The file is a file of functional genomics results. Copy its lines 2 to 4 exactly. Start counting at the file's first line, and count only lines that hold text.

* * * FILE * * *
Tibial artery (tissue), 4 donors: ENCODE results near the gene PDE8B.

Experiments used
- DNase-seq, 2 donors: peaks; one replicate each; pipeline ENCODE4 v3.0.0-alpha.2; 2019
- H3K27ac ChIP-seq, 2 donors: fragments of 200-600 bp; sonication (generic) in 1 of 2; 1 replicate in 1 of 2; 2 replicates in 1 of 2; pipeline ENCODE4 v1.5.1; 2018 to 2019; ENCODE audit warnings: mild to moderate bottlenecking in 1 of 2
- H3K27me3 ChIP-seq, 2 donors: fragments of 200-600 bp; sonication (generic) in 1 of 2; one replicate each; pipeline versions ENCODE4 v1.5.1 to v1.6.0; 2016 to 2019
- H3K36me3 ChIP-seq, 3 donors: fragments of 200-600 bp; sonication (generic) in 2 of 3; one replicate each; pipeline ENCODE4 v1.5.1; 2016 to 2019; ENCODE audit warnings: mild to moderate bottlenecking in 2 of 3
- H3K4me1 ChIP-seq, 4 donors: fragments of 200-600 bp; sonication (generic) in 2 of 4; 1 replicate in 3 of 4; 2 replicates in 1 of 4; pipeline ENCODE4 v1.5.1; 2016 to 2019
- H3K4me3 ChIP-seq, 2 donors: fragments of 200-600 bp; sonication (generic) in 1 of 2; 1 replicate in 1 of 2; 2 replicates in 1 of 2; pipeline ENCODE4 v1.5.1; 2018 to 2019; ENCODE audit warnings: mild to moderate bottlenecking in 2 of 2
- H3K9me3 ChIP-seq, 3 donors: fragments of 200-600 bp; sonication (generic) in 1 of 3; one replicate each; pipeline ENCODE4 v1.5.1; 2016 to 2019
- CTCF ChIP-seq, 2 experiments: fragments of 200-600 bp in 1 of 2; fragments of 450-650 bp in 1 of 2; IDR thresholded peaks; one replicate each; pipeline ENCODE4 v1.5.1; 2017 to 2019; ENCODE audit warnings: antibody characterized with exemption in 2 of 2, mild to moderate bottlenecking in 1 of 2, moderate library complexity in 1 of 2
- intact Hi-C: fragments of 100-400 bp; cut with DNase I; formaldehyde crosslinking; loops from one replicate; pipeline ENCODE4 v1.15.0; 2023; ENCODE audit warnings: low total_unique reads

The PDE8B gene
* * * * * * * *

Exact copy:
Experiments used
- DNase-seq, 2 donors: peaks; one replicate each; pipeline ENCODE4 v3.0.0-alpha.2; 2019
- H3K27ac ChIP-seq, 2 donors: fragments of 200-600 bp; sonication (generic) in 1 of 2; 1 replicate in 1 of 2; 2 replicates in 1 of 2; pipeline ENCODE4 v1.5.1; 2018 to 2019; ENCODE audit warnings: mild to moderate bottlenecking in 1 of 2